But that only gets half the job done — I also need permission from the record labels to include their recordings in my podcasts – and here things get quite murky. The DMCA was written before podcasting had been thought up — and was aimed at “webcasters” — people who basically streamed live ‘casts over the Internet. One outcome of all that was the formation of Sound Exchange, which has the job of issuing licenses and collecting fees from webcasters. BIG fees — like, starting out at $2000/year and heading north from there. Ouch! But, do I fit into the profile of a “webcaster” (streaming a bunch of stuff like a radio station)?
Well, not really — I’m really an “interactive” service. You have to click on the link to get my podcast (or point your aggregator at my XML/RSS feed and let it do the clicking for you). And, when the content gets to your computer, you can manipulate it (unlike a stream). So I’m really more like K-Tel Records, making copies of the songs and making them available for you to download. In that case, what I really need is a “mechanical” license, and the place to go for that is the Harry Fox Agency. I checked out their web site and discovered that, according to their current rates, I’d have to pay almost a dime for each download of each song in my podcasts. YIKES! If I have 5 songs in my podcast, and you download it, it costs me almost 50 cents! Panic time.
So, on March 31, 2005 I let my fingers do the walking and I talked to the (very helpful) folks at Harry Fox. I told them what I wanted to do and asked their advice. The fellow on the other end told me that their publishers (that would be the record companies) are not looking for mechanical licenses from podcasters right now. They’re monitoring what’s going on, and when they have a better feel for the situation, they’ll put together A Plan. But at least for now, I’m ok in their eyes.
Open-source software – makes the for-money stuff look sick
I’ve had as much fun fooling around with the gear as I did doing the home-brew TIVO/PVR project. There’s a lot to rant about, but this post is getting too long, so I’ll hit the high spots. There are two pieces of software that really got me.
The first, Mixxx is just darn nifty DJ mixing software — use it to mix up a brew of your favorite songs, do a mash-up, etc.
But the real star of the show is Audacity. Absolutely phenomenal audio mixing software that makes editing together a podcast something to look forward to. Very intuitive interface, fast as the dickens… Makes me think we could train up a whole generation of community podcasters and have ’em pumping out radio goodness in no time flat.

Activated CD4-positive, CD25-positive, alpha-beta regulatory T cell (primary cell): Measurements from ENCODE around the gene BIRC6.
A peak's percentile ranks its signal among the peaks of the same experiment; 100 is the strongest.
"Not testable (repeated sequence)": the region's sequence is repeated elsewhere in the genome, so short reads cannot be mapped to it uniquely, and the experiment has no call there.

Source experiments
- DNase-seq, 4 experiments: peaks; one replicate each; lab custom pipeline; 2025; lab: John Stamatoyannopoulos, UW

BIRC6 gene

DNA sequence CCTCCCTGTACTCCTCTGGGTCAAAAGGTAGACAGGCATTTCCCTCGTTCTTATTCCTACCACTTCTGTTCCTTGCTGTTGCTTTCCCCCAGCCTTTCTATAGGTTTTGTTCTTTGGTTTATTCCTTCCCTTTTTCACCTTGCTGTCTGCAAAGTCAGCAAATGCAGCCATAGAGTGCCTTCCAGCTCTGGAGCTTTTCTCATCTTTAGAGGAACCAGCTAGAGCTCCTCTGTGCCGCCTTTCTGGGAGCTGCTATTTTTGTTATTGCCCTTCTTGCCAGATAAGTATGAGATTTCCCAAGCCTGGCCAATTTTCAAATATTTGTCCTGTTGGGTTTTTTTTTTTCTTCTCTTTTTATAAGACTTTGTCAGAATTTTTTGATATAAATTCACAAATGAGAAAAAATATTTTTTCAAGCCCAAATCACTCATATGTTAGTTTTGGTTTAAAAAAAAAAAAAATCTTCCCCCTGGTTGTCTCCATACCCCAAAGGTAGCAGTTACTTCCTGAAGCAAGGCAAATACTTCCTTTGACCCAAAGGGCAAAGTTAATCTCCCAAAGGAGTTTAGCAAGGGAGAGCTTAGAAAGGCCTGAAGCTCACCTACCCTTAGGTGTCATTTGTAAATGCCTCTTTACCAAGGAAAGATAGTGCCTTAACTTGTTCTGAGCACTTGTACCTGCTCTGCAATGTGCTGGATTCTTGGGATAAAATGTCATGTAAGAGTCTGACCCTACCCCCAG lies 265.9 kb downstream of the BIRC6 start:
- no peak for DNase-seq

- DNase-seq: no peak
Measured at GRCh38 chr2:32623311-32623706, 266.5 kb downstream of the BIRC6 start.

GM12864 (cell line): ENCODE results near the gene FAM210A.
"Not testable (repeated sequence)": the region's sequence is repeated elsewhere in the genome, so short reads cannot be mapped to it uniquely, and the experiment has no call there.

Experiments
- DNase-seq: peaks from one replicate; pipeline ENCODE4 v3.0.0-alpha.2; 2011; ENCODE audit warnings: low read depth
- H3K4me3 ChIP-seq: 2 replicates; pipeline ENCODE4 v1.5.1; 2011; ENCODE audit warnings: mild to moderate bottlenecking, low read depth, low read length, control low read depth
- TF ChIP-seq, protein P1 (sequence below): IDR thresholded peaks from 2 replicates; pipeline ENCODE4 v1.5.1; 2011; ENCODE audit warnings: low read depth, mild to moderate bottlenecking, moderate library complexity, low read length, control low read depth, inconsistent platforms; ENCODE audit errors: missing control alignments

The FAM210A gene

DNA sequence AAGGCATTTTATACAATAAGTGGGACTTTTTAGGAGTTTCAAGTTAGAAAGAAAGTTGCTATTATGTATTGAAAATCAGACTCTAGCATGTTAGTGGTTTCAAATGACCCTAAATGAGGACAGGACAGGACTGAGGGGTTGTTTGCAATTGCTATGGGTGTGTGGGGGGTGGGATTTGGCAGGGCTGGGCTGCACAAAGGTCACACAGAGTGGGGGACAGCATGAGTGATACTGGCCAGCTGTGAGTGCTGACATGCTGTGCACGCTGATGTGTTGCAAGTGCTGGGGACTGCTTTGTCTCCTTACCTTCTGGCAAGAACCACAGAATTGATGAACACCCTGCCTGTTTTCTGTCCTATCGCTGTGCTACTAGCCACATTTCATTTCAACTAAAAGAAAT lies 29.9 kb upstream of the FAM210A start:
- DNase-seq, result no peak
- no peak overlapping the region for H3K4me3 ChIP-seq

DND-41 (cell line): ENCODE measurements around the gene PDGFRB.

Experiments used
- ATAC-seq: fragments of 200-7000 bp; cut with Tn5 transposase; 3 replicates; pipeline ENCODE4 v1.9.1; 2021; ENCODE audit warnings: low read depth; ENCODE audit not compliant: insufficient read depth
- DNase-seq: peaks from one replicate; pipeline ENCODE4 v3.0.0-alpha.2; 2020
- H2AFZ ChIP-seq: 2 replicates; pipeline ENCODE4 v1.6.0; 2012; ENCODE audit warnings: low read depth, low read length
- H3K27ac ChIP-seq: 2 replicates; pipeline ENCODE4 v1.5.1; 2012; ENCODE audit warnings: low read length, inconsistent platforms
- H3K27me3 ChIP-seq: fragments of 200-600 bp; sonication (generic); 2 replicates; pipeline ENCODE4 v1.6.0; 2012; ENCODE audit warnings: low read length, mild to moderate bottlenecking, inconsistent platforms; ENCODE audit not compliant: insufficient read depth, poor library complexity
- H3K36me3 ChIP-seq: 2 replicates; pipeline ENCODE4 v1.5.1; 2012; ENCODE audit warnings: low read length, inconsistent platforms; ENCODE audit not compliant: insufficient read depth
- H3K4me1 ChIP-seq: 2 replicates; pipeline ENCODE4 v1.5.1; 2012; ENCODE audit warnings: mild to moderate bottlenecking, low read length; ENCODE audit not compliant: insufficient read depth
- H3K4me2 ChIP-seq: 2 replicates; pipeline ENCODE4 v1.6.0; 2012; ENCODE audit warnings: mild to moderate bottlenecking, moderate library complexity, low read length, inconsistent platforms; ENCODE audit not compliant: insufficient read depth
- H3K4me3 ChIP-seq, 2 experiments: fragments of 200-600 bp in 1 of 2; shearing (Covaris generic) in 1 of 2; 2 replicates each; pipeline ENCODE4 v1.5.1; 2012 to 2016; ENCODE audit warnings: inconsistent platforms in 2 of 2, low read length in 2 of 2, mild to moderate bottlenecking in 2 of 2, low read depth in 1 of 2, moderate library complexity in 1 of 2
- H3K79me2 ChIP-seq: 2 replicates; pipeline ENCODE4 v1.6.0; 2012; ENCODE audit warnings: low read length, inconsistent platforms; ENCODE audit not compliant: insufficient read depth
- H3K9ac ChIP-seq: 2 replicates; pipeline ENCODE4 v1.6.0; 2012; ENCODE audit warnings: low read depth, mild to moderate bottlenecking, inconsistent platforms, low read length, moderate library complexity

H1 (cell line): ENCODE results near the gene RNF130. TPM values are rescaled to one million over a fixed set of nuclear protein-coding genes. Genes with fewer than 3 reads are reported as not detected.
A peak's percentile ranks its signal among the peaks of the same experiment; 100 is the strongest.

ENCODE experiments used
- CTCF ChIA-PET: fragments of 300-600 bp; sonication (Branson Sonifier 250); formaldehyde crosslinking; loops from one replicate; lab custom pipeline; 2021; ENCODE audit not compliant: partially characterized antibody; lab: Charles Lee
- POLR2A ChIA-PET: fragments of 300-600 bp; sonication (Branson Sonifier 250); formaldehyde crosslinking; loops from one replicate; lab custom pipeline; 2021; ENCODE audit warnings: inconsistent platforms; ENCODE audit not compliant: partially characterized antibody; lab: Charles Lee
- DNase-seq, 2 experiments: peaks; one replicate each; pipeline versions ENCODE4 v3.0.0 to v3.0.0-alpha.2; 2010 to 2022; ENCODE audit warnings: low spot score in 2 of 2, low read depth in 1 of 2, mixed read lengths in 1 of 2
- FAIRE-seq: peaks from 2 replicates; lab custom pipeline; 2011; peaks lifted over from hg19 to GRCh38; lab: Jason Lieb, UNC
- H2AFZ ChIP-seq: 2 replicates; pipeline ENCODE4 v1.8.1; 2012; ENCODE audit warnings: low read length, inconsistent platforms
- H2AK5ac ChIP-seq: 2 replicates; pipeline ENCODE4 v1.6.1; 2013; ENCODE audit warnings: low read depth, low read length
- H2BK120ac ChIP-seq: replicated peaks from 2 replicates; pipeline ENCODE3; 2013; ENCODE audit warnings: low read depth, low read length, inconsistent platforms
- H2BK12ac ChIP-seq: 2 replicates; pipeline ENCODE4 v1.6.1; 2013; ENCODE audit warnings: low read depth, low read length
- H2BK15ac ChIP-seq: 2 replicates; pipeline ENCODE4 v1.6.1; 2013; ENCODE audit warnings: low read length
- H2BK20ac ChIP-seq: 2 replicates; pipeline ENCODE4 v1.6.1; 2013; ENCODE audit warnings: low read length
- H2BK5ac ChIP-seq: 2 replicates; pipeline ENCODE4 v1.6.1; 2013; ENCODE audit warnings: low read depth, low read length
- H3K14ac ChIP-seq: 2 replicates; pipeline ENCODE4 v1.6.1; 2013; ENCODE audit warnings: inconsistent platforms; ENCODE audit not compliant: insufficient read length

I decided to build a new machine to do the audio work on — none of my machines were less than 3 years old, and none of them have a current-generation CPU, disk drives or memory. So I built up a new machine and stuck are really cool sound card in it — an M-Audio Delta 1010LT 10 external inputs, 6 “internal” inputs and 10 outputs. Amazingly, I’ve filled up all the inputs what with all the hardware and software synths, and a mixer…
But the other cool piece of hardware is a little Marantz PMD 660 digital recorder. No moving parts — writes directly to compact flash so it’s quiet as a mouse. Writes MP3 files in addition to WAV, so the 1 gig CF card gives me 35 hours of recording time at CD quality if I record in mono (great for the interviews) and half of that in stereo.
I have a pair of Marshall MXL 2001s that I used to use for all kinds of stuff, and I dragged them out of retirement for this project. I’m doing the voice work in a huge lively room (an attic, basically) and the room reverb works out pretty well with those mics.
I’m a little chagrined to report that, after all the fussing around building the new computer with the nifty sound card, I’ve wound up doing all the voice recording directly into the digital recorder and only using the big box (and the Audacity software) for cutting the shows together. So all the voice tracks in Sex and Podcasting have traversed the digital recorder on the way to your ears.